# The Naked Scientists Forum

### Author Topic: How do we percieve waves, of either sound of light?  (Read 3260 times)

#### James Kroffinger

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##### How do we percieve waves, of either sound of light?
« on: 28/10/2008 03:12:11 »

1. When you see the model of a sine wave sound, you see a line with an increasing amplitude, that hits a certain point, then the amplitude decreases. Why don't we hear it that way? Why don't we hear something slowly getting louder, hitting a point, then slowly getting quieter - why do we hear a flat out tone?

2. When materials absorb/reflect light, how do they know what the wavelength will be? I.e. you have a red pigment. You put white light on it, and it absorbs the blue/green and reflects red. But, how does it know what wavelength that photon that hits it will have? Like if a photon hits it, then another photon hits it with less energy, then another one with less energy, that defines a wave. But for one specific photon, how will that material know at the moment of the photon hitting it that it will have a certain wavelength?

3. This kind of joins #1 and #2: How do your ears know what frequency a sound will have?  Some energy hits your ear drum and vibrates it. Then, later more hits and vibrates it, but this time more weakly. But at the first moment of vibration, how does it know that the next "phonon" will have a higher or lower frequency?

4. Are sound, wind (air movement), and heat related? Sound is the oscillation of atoms. Wind is the movement of atoms. Heat is the vibration of atoms. Can low enough heat create sound? Can high enough frequency sound create heat? Can wind move sound?

Mod edit - formatted the subject as a question - please do this to help keep the forum tidy and easy to navigate - thanks.  If I haven't quite got the jist of your question, feel free to change it!
« Last Edit: 28/10/2008 10:38:17 by BenV »

#### lyner

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##### Re: How do we percieve waves, of either sound of light?
« Reply #1 on: 28/10/2008 09:11:07 »
I don't know what your first question means. The normal way of 'drawing' a sinewave is to have several cycles, all of the same amplitude (loudness). The ups and downs occur at the rate / frequency /pitch of the sound you hear or the light that enters your eyes. A one second burst of 1kHz tone will have 1000 complete cycles of sound in it, for instance. A short flash of red light will have hundreds of millions of cycles of light in it.

A train of these waves may have an abrupt beginning and end or it may grow and decay slowly.

How do your ears / eyes know what the frequency 'will be'? They don't. You have to wait for several or even many cycles of oscillation before you know the frequency. There will always be a finite delay between the wave starting to arrive and your awareness of its frequency.

Quote
Can low enough heat create sound?
That's the best of your questions. The answer is, definitely, YES. The movement (vibration) of air molecules due to heat (and there's always some) causes them to hit your eardrum all the time. This causes a constant low level 'white' noise which limits the quietest sound that you could hear because it interferes with what you want to hear.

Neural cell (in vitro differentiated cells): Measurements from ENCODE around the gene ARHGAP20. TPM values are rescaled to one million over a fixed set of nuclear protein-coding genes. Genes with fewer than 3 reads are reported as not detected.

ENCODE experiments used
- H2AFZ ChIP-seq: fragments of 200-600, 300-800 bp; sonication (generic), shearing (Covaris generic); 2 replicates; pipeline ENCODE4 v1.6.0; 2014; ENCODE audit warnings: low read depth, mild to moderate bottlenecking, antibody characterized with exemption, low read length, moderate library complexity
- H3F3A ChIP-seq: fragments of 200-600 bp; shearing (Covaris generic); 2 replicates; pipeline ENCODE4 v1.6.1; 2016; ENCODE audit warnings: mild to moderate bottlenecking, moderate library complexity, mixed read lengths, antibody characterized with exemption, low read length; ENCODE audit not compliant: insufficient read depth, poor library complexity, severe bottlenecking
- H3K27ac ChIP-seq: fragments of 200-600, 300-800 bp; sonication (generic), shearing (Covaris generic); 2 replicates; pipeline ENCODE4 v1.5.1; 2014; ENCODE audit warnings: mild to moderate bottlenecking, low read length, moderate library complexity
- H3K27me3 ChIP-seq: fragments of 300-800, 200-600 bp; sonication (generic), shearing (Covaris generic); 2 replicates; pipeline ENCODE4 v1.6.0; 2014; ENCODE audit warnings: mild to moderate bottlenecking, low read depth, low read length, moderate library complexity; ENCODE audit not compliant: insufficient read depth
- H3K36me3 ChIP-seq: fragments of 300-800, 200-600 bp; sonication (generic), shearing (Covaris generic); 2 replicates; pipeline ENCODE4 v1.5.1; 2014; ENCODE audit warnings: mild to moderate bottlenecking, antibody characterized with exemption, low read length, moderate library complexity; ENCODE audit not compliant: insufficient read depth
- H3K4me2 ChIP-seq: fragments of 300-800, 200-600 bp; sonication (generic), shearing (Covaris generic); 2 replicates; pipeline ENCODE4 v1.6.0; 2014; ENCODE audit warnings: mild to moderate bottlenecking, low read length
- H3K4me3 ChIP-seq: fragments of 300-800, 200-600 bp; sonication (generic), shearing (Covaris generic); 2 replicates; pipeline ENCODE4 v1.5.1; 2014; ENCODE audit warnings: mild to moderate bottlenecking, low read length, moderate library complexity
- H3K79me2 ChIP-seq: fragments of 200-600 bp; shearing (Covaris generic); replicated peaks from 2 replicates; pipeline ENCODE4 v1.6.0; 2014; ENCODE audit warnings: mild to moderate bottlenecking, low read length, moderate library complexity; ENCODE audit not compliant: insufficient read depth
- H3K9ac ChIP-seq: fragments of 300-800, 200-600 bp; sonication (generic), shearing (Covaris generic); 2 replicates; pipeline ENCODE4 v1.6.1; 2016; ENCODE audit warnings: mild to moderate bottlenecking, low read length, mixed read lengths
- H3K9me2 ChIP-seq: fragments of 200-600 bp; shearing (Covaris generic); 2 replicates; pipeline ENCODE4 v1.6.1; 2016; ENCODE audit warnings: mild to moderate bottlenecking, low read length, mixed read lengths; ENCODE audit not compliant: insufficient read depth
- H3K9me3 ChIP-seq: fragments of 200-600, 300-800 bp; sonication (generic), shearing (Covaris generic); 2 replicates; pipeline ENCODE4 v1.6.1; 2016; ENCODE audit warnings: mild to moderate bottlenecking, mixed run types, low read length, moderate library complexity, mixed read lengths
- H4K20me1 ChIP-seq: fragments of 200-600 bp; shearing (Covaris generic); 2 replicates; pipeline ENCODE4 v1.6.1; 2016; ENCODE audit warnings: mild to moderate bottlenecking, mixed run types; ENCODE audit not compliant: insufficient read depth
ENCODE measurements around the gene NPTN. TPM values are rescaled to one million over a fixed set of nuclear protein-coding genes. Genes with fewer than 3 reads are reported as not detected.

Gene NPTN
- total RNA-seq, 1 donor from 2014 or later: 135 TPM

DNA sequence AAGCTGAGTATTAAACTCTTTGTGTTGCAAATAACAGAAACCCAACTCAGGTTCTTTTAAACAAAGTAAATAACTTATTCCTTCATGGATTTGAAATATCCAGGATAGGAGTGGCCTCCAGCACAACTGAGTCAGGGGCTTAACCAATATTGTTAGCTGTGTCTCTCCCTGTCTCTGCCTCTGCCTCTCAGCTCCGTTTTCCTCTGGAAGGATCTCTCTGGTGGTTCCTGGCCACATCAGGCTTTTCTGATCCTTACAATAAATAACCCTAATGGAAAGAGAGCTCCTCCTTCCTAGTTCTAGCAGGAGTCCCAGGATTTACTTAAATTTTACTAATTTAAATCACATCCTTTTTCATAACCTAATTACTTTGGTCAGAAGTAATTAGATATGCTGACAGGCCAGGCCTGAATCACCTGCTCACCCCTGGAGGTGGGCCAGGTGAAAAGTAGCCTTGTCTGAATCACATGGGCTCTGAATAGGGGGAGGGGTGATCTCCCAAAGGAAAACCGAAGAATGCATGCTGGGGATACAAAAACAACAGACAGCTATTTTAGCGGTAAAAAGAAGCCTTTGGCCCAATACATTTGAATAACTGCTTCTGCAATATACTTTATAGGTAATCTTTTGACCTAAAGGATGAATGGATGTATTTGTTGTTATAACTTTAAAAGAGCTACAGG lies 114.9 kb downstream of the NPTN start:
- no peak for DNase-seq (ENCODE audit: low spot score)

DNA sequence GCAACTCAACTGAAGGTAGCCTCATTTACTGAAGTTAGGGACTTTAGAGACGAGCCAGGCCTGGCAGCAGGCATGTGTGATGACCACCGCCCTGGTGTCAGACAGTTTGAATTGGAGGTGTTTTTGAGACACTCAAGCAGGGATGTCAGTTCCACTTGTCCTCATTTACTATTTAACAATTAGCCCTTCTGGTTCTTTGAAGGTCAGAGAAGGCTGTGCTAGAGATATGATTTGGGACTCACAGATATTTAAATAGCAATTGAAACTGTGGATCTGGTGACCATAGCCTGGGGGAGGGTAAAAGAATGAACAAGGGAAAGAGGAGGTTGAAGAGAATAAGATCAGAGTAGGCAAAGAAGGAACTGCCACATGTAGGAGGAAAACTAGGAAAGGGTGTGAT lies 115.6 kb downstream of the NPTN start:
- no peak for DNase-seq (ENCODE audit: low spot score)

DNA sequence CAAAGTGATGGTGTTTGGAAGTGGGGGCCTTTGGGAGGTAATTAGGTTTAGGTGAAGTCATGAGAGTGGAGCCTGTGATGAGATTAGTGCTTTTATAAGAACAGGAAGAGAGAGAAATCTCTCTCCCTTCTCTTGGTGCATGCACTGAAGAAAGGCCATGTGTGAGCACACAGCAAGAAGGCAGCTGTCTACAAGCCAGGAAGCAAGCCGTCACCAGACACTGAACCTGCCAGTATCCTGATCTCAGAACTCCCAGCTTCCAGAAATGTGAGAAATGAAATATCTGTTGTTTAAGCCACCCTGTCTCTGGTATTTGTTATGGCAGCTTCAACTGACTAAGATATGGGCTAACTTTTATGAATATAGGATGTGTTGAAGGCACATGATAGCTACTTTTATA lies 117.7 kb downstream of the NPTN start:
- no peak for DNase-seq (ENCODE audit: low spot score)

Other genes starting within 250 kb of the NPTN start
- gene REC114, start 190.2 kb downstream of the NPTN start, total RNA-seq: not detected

#### RD

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##### Waves (sound, light).
« Reply #2 on: 28/10/2008 10:23:02 »
1. When you see the model of a sine wave sound, you see a line with an increasing amplitude, that hits a certain point, then the amplitude decreases. Why don't we hear it that way? Why don't we hear something slowly getting louder, hitting a point, then slowly getting quieter - why do we hear a flat out tone?

If you listen to a low frequency 20Hz sine wave tone it is possible to hear the individual peaks and troughs.
(Allegedly exposure to low frequency vibrations can cause unpleasant symptoms).

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Can high enough frequency sound create heat?

Yes, e.g. ultrasonic welding (typically of plastics).
« Last Edit: 28/10/2008 10:44:18 by RD »

#### lyner

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##### How do we percieve waves, of either sound of light?
« Reply #3 on: 28/10/2008 10:52:37 »
I was thinking further about the "how does it  know the frequency" question. The way your ears work and the way a substance absorbs or reflects light are both based on resonance.
If you whistle next to a guitar you can choose a pitch at which one of the strings will resonate. Other frequencies have no effect. It takes time for the resonance to build up; several hundred oscillations, perhaps. Your cochlea has many of these little resonators and you 'hear' a note because only certain ones respond to a given sound. And they all take a finite time to respond.

The same happens when light hits a substance (only here we have the complication that the energy of the light arrives in quantised packets, which we refer to as photons) the atoms take a while to resonate with appropriate frequencies of light. If they do resonate, the light energy will be absorbed, if not, it may pass straight through

#### The Naked Scientists Forum

##### How do we percieve waves, of either sound of light?
« Reply #3 on: 28/10/2008 10:52:37 »